The Voyage Out/Chapter 4
NEXT morning Clarissa was up before any one else. She dressed, and was out on deck, breathing the fresh air of a calm morning, and, making the circuit of the ship for the second time, ran straight into the lean person of Mr. Grice, the steward. She apologised, and at the same time asked him to enlighten her: what were those shiny brass stands for, half glass on the top? She had been wondering, and could not guess. When he had done explaining, she cried enthusiastically:
"I do think that to be a sailor must be the finest thing in the world!"
"And what d'you know about it?" said Mr. Grice, kindling in a strange manner. "Pardon me. What does any man or woman brought up in England know about the sea? They profess to know; but they don't."
The bitterness with which he spoke was ominous of what was to come. He led her off to his own quarters, and, sitting on the edge of a brass-bound table, looking uncommonly like a sea-gull, with her white tapering body and thin alert face, Mrs. Dalloway had to listen to the tirade of a fanatical man. Did she realise, to begin with, what a very small part of the world the land was? How peaceful, how beautiful, how benignant in comparison with the sea? The deep waters could sustain Europe unaided if every earthly animal died of the plague to-morrow. Mr. Grice recalled dreadful sights which he had seen in the richest city of the world—men and women standing in line hour after hour to receive a mug of greasy soup. "And I thought of the good flesh down here waiting and asking to be caught. I'm not exactly a Protestant, and I'm not a Catholic, but I could almost pray for the days of popery to come again—because of the fasts."
As he talked he kept opening drawers and moving little glass jars. Here were the treasures which the great ocean had bestowed upon him—pale fish in greenish liquids, blobs of jelly with streaming tresses, fish with lights in their heads, they lived so deep.
"They have swum about among bones," Clarissa sighed.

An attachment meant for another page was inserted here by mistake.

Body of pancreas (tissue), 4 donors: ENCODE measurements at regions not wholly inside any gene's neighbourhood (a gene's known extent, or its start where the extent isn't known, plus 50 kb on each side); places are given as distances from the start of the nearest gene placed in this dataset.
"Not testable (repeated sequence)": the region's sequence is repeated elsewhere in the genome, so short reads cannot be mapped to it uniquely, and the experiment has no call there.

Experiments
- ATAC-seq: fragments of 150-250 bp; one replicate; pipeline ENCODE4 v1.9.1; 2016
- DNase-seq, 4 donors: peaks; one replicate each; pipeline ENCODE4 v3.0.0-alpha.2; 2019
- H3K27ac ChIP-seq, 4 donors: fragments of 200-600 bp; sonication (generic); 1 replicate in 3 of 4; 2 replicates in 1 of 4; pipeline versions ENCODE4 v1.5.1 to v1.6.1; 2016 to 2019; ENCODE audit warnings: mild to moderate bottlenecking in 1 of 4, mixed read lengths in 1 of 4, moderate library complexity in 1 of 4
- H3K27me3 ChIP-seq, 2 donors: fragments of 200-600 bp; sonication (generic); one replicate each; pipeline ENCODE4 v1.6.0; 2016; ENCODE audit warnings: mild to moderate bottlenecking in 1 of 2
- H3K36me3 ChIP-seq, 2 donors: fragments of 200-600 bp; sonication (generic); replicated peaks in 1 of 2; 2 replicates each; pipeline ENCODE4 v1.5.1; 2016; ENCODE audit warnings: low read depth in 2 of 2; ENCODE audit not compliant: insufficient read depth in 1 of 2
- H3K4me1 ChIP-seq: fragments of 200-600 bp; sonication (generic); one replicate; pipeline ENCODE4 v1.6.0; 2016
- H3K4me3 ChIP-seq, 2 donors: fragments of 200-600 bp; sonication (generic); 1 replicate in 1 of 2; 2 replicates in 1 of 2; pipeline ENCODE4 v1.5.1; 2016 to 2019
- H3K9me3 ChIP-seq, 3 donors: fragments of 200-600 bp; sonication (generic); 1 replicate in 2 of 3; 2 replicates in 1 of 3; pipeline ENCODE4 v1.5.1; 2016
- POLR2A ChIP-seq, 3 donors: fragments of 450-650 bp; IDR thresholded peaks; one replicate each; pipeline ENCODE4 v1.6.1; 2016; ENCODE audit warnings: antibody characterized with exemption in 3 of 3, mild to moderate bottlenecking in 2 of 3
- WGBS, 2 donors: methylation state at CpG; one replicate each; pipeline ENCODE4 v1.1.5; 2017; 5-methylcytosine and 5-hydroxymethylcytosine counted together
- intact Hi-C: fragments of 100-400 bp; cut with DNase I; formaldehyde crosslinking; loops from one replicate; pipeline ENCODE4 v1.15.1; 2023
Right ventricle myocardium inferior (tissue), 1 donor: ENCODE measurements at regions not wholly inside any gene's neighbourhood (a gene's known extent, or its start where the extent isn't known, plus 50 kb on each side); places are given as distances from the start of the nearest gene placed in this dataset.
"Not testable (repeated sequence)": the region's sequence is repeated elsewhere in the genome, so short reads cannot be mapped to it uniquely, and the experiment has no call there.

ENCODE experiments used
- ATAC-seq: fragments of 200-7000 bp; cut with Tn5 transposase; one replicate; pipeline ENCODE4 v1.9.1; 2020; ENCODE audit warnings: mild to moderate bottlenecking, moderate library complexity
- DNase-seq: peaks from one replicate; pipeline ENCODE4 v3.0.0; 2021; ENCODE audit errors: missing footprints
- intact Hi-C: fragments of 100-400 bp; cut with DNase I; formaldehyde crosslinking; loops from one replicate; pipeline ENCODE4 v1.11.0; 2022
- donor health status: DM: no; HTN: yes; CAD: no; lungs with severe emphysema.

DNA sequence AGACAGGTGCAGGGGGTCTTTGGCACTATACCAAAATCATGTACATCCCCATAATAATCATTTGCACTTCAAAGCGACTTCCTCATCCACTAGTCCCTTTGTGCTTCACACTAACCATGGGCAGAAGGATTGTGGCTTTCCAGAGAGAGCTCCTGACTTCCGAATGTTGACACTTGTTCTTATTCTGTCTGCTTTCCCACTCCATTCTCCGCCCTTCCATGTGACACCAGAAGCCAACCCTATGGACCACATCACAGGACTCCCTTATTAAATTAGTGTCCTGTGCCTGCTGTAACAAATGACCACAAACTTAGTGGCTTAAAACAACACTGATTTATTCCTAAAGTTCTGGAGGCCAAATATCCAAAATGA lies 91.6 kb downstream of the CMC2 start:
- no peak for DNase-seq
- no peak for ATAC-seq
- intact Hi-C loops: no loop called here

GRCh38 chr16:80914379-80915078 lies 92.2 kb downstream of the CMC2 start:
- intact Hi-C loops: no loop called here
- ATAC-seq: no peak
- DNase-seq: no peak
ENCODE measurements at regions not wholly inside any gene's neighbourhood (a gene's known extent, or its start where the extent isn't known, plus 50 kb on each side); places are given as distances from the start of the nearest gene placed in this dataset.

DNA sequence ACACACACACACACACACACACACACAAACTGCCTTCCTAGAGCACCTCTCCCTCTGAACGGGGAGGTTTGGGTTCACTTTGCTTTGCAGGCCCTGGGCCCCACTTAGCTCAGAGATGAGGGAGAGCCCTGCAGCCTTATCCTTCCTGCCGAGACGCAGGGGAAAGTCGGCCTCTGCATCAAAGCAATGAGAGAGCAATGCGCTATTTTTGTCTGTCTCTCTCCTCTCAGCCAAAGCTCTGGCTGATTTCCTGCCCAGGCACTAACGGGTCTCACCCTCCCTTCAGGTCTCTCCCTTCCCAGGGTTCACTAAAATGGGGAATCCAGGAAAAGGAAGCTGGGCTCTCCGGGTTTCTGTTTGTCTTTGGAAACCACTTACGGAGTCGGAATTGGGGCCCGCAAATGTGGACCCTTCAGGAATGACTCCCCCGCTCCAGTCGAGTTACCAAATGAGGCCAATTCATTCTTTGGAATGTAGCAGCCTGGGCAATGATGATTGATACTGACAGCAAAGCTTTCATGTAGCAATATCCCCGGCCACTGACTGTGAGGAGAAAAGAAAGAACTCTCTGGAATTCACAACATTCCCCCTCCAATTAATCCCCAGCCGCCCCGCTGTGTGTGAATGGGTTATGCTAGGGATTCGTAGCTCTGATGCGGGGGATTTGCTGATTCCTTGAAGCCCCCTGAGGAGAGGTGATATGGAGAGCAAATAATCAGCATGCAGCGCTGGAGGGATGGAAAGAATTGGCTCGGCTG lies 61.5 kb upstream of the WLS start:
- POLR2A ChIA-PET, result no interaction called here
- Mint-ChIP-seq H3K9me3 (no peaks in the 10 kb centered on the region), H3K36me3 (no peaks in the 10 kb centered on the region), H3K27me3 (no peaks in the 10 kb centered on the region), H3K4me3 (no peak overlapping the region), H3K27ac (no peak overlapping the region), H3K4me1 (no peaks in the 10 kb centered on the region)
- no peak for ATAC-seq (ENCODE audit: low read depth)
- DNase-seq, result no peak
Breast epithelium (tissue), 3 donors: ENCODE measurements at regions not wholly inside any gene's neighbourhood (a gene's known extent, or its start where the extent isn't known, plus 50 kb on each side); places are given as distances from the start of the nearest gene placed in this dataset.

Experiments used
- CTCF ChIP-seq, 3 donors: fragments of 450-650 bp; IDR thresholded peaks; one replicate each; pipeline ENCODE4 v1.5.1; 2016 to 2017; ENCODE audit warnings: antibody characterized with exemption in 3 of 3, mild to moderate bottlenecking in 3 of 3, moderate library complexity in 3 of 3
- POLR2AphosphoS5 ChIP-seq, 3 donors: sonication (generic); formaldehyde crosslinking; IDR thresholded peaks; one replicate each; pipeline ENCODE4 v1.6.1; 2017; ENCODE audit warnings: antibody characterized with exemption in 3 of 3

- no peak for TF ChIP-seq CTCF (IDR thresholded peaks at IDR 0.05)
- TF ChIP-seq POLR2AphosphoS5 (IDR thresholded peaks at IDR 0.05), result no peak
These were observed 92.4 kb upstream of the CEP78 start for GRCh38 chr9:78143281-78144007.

"You're thinking of Shakespeare," said Mr. Grice, and taking down a copy from a shelf well lined with books, recited in an emphatic nasal voice:
Full fathom five thy father lies,
"A grand fellow, Shakespeare," he said, replacing the volume.
Clarissa was so glad to hear him say so.
"Which is your favourite play? I wonder if it's the same as mine?"
"Henry the Fifth," said Mr. Grice.
"Joy!" cried Clarissa. "It is!"
Hamlet was what you might call too introspective for Mr. Grice, the sonnets too passionate; Henry the Fifth was to him the model of an English gentleman. But his favourite reading was Huxley, Herbert Spencer, and Henry George; while Emerson and Thomas Hardy he read for relaxation. He was giving Mrs. Dalloway his views upon the present state of England when the breakfast bell rung so imperiously that she had to tear herself away, promising to come back and be shown his sea-weeds.
The party, which had seemed so odd to her the night before, was already gathered round the table, still under the influence of sleep, and therefore uncommunicative, but her entrance sent a little flutter like a breath of air through them all.
"I've had the most interesting talk of my life!" she exclaimed, taking her seat beside Willoughby. "D'you realise that one of your men is a philosopher and a poet?"
"A very interesting fellow—that's what I always say," said Willoughby, distinguishing Mr. Grice. "Though Rachel finds him a bore.""He's a bore when he talks about currents," said Rachel. Her eyes were full of sleep, but Mrs. Dalloway still seemed to her wonderful.